With the dollar falling, why not bet against it? Here's why
No, it's not because the dollar is strong or even appears to have much upside anytime soon. As we have said before, as long as the Federal Reserve continues to print money through a zero-interest-rate policy, the U.S. keeps running a big trade deficit and other nations move their foreign-exchange reserves out of dollars, the buck has no place to go but down.
But that doesn't mean investors should go chasing returns. That's a fine strategy if you're a Big Swinging, uh, Jerk on Goldman Sachs's (GS) trading desk, but it's one of the cardinal sins of investing for regular folks. The idea, recall, is to buy low. As Morningstar analyst David Kathman wrote Tuesday, just because funds and ETFs that benefit from from a falling dollar are doing well, it's pretty clear the easy money has been made.
"You might look at such returns and be tempted to think that these funds would make good investments," Kathman said. "But that kind of thinking is potentially dangerous, because it assumes that recent results will continue indefinitely. (They never do.)"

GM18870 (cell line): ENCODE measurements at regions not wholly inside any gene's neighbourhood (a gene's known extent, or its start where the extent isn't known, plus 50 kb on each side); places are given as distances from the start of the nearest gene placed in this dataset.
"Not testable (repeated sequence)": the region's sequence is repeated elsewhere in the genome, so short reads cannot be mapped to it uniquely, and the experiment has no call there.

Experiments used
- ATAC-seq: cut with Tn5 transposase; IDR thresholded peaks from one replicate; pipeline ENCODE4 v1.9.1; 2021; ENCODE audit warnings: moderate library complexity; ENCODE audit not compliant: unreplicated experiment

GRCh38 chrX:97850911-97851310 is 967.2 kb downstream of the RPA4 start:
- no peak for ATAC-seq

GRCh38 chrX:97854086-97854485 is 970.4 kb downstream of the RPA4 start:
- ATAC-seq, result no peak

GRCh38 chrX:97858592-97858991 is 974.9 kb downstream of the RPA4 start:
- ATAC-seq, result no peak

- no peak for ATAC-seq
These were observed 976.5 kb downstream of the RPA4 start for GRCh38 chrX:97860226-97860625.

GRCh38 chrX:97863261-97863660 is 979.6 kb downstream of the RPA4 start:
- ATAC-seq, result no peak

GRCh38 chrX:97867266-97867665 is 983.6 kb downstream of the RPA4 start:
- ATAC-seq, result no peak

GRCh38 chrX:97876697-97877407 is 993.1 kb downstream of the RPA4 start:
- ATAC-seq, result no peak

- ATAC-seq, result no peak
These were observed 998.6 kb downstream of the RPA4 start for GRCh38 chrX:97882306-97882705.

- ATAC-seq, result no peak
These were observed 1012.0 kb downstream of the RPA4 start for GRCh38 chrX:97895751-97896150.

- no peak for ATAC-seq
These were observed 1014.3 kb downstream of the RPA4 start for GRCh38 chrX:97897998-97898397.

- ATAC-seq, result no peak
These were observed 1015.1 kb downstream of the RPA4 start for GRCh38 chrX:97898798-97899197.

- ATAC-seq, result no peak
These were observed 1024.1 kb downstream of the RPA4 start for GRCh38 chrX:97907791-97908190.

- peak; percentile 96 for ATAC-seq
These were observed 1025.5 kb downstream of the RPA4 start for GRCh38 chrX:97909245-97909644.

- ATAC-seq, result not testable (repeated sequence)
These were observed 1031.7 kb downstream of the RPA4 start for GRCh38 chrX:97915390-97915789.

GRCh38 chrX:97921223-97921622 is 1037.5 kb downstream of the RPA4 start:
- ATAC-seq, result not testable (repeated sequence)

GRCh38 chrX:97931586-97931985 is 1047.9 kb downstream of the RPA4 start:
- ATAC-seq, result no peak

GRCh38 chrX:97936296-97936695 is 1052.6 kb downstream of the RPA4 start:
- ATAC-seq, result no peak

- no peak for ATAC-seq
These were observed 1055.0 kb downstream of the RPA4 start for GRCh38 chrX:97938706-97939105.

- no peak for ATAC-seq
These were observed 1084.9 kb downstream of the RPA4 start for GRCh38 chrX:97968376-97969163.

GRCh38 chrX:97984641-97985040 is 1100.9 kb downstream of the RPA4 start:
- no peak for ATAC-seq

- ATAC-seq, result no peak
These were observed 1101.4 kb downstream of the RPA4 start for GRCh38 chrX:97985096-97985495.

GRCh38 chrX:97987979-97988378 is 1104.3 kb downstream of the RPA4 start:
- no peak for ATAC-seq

Chasing returns is usually a bad idea in any case, Kathman added, "but currency movements are especially volatile and highly unpredictable, often defying macroeconomic factors and the predictions of experts." Sure, it's possible that you could get good short-term returns if you bought a falling-dollar fund right now, but you could easily get burned, he says.
Unfortunately, it's never been easier for retail investors to play the currency game. Just five years ago, only one fund was luring them with the siren song of a burning buck, the Franklin Templeton Hard Currency fund (ICPHX). Cut to today and at least a dozen currency mutual funds and ETFs are playing everything from the U.S. dollar to the Russian ruble to the Brazilian real.
But just because you can make a bet on something doesn't mean that you should. And, as ever, it's important for regular folks to stick to their investment horizons. The dollar may be off 15 percent since March, but that doesn't mean it won't find a floor -- or come crawling back sooner than anyone thinks. For one thing, the weak dollar is killing America's trading partners. As DailyFinance's Eric Wahlgren wrote Tuesday, the Europeans have woken up to that fact that a weak dollar/strong euro is hurting their exports. And they're screaming for relief.
Then there's the case that as much as China and Russia are rattling their sabers about creating an alternative reserve currency to the dollar, it's much easier said than done. More than 50 percent of the world's debt is denominated in bucks. Good luck unwinding all those positions anytime soon.